Obsidian Flow

Once we came down from Paulina Peak, we wanted to take a walk through the obsidian flow that we could so plainly see from above. It's estimated that this flow is 1,300 years old - which is just yesterday in geologic time!

Before we got there, however, we made a couple of quick stops.

At the Visitor Center, Terry investigated an
obsidian sample (left) and a "Lava Bomb" (right).
Imagine that falling on your head!
We walked by Paulina Lake and saw these birds.
We couldn't get very close but
we think they are American Coots.
We continued on to the parking area for the obsidian flow. We weren't really sure what to expect, but we didn't expect the edge of the flow to be taller than the trees that it borders!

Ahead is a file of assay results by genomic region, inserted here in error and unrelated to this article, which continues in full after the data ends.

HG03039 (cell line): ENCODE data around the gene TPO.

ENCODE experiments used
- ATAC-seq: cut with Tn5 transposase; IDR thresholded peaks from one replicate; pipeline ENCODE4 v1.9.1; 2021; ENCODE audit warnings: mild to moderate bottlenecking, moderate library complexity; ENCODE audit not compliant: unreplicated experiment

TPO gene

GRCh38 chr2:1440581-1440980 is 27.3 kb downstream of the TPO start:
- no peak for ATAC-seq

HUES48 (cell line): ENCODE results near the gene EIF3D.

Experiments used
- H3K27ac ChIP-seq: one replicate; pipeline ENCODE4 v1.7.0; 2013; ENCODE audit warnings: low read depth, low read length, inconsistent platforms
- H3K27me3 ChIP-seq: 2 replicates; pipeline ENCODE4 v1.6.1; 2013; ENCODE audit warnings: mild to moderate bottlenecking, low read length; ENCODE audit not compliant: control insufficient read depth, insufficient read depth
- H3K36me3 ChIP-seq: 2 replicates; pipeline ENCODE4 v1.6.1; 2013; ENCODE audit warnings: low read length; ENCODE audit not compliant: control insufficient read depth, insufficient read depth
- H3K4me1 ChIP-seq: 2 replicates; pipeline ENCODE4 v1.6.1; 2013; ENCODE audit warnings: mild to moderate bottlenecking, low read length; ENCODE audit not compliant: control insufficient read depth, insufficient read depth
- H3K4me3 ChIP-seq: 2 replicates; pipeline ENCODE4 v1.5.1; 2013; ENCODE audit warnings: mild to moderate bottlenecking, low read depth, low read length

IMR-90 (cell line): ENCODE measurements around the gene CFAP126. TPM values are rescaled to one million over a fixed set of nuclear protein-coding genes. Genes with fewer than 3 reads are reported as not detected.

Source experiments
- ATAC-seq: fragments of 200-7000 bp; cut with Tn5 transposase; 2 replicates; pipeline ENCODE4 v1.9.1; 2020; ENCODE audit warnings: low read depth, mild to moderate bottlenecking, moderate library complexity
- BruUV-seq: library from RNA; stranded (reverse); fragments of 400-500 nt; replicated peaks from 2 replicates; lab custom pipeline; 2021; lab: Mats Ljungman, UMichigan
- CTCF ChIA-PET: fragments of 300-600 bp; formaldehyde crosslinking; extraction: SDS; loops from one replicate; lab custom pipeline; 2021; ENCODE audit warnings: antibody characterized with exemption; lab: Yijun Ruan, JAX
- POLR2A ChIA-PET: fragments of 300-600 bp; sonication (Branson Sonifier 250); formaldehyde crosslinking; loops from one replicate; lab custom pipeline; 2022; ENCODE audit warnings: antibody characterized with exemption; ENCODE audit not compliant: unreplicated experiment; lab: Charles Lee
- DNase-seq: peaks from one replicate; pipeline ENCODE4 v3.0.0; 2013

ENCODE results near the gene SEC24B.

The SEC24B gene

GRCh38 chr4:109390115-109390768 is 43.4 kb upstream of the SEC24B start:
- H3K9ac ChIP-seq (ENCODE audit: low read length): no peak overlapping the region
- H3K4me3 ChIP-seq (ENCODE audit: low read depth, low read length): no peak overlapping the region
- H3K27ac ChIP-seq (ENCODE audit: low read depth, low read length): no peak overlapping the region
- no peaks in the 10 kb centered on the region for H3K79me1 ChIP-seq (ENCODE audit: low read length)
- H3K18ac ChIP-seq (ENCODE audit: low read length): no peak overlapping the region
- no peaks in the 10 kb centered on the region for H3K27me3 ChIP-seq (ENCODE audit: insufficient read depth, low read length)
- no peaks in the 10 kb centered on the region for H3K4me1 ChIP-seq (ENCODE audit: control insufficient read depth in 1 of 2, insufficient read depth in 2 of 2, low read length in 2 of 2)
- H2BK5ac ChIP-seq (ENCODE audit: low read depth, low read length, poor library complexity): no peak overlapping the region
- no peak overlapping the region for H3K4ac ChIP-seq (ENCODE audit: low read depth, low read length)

This was a nice, easy trail, with several very interesting displays along the way. As is obvious, the trail starts with climbing several flights of steps.
The view to the west really shows
how tall the front edge of the obsidian flow was!
Looking to the east, we could see ducks -
or were they coots? - feeding in Lost Lake.
Huge piles of obsidian like this were everywhere.
(No, we did not take any "samples"!)
A non-descript photo of Don,
with Lost Lake in the distance.
Obsidian has long been prized for its ability to be shaped into sharp points such as arrow heads. Even so, we found the story described in this display to be remarkable.

Even though the story is obviously 30 years old, we wonder if it would not still be true today. We're also curious to know how long the obsidian scalpel lasted ...